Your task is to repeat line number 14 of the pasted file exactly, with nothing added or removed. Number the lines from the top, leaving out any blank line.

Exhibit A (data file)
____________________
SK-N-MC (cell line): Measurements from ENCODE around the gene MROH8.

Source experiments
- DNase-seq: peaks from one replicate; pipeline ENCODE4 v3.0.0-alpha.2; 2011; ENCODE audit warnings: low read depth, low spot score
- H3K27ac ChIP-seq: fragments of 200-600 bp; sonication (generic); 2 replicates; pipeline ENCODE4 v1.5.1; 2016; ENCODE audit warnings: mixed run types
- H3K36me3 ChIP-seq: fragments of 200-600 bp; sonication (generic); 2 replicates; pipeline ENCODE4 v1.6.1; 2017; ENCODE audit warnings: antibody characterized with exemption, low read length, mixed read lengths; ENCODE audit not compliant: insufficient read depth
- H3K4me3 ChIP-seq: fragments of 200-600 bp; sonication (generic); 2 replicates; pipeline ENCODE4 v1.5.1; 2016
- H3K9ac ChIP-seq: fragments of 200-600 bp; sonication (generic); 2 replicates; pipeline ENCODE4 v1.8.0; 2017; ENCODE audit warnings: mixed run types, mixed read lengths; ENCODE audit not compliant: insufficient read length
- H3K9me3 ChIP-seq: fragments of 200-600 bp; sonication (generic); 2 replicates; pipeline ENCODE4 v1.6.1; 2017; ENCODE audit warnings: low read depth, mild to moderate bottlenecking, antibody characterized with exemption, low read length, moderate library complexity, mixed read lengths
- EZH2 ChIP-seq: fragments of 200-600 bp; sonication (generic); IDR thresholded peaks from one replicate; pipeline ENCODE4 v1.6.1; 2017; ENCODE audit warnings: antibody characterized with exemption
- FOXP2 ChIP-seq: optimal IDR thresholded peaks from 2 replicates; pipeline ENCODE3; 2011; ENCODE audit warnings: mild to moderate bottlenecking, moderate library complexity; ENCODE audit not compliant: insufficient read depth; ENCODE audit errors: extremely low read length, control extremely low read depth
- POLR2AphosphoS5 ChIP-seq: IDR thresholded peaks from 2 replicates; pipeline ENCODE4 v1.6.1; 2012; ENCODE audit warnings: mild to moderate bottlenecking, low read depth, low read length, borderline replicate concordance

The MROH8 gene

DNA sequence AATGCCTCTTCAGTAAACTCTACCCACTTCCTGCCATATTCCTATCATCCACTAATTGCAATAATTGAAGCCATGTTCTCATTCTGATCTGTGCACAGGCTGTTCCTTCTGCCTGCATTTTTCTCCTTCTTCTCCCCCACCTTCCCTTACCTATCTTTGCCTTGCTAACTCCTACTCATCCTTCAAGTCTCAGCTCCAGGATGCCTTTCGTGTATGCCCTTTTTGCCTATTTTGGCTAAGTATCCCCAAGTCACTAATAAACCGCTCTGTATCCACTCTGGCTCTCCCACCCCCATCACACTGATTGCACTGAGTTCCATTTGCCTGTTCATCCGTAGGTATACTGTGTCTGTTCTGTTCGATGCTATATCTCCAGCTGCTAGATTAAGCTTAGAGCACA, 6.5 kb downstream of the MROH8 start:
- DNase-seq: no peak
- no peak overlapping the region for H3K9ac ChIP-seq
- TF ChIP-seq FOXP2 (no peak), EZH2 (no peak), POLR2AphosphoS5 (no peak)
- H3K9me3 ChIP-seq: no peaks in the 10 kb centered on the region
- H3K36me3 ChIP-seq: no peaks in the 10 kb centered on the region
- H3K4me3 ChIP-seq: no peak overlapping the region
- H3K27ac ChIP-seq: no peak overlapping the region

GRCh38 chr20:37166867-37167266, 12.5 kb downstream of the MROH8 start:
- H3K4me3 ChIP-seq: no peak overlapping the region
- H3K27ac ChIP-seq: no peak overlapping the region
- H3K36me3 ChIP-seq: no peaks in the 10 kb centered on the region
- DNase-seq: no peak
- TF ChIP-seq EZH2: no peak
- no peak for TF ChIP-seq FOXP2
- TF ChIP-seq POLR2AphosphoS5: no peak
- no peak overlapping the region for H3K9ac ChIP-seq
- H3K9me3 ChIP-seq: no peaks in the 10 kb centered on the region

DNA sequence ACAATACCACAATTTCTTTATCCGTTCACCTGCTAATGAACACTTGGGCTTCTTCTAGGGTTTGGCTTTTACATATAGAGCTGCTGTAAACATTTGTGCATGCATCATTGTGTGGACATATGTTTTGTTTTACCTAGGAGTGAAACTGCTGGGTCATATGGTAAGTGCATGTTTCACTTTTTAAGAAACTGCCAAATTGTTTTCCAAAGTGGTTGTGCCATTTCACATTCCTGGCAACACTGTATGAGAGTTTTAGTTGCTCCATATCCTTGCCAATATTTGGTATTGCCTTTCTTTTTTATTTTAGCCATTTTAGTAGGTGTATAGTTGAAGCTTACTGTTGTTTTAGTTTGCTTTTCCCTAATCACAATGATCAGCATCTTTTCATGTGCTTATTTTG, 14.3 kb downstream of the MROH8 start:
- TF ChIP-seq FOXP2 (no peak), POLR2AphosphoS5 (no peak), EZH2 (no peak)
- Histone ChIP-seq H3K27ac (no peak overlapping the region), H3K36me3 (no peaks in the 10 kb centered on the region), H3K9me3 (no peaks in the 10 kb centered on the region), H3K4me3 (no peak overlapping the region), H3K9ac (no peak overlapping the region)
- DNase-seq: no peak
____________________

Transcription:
- DNase-seq: no peak